Ebook Special for The Bible Made Impossible by Christian Smith

Now through September 23, the ebook for The Bible Made Impossible: Why Biblicism Is Not a Truly Evangelical Reading of Scripture by Christian Smith is only $3.99—76% off! 

More information and a list of participating retailers is available here.


2011 Jesus Creed Book of the Year

Named a “Best Book of 2011” by Englewood Review of Books (most important theological work)

“[Smith] sets out in this finely constructed volume to question not just the wisdom but even the possibility of depending only on the Bible to define faith and practice. . . . Smith makes a persuasive case for shifting one’s focus from the sole authority of the words of scripture to the one whom scripture proclaims to be ‘the way, the truth and the life.’ Such a shift, he insists, is necessary for American evangelicalism to move forward.”
—Publishers Weekly

“Buy this book, read it slowly and carefully, and ponder it . . . because this book is a very serious call for us to develop a more robust approach to the Bible.”
—Scot McKnight, Jesus Creed blog

Biblicism, an approach to the Bible common among some American evangelicals, emphasizes together the Bible’s exclusive authority, infallibility, clarity, self-sufficiency, internal consistency, self-evident meaning, and universal applicability. Acclaimed sociologist Christian Smith argues that this approach is misguided and unable to live up to its own claims. If evangelical biblicism worked as its proponents say it should, there would not be the vast variety of interpretive differences that biblicists themselves reach when they actually read and interpret the Bible. Far from challenging the inspiration and authority of Scripture, Smith critiques a particular rendering of it, encouraging evangelicals to seek a more responsible, coherent, and defensible approach to biblical authority. This important book has generated lively discussion and debate.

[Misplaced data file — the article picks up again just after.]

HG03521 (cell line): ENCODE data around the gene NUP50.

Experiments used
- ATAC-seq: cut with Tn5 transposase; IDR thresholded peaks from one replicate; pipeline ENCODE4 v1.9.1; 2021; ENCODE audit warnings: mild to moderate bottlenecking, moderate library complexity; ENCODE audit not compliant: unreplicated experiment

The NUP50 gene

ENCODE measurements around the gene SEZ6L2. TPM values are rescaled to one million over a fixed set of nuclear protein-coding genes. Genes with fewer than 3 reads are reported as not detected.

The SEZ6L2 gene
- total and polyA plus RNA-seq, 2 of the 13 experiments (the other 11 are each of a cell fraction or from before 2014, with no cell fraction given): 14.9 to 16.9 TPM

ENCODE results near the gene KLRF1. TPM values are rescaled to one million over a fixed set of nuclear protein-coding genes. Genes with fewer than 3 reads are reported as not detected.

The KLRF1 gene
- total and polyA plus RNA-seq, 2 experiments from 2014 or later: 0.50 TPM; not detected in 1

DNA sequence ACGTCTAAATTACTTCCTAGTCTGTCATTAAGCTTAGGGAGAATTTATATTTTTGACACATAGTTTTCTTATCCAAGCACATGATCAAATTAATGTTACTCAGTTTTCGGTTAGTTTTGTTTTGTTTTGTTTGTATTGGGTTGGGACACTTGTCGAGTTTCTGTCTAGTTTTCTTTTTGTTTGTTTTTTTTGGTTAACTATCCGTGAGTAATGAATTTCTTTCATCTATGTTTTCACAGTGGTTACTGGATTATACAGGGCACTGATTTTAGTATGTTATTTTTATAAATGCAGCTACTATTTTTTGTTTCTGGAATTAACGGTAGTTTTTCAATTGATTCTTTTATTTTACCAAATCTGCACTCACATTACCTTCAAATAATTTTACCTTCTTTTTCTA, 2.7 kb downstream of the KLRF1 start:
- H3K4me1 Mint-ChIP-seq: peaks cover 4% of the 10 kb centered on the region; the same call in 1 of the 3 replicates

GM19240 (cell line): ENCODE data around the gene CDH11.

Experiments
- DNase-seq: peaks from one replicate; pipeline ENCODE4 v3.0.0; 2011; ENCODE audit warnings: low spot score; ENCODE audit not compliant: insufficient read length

Christian Smith (PhD, Harvard University) is the William R. Kenan Jr. Professor of Sociology and director of the Center for the Study of Religion and Society at the University of Notre Dame in South Bend, Indiana, where he has been cited as an outstanding faculty member. He is the award-winning author or coauthor of numerous books, including What Is a Person? Rethinking Humanity, Social Life, and Moral Good from the Person Up and Souls in Transition: The Religious and Spiritual Lives of Emerging Adults. His research focuses primarily on religion in modernity, adolescents, American evangelicalism, and culture.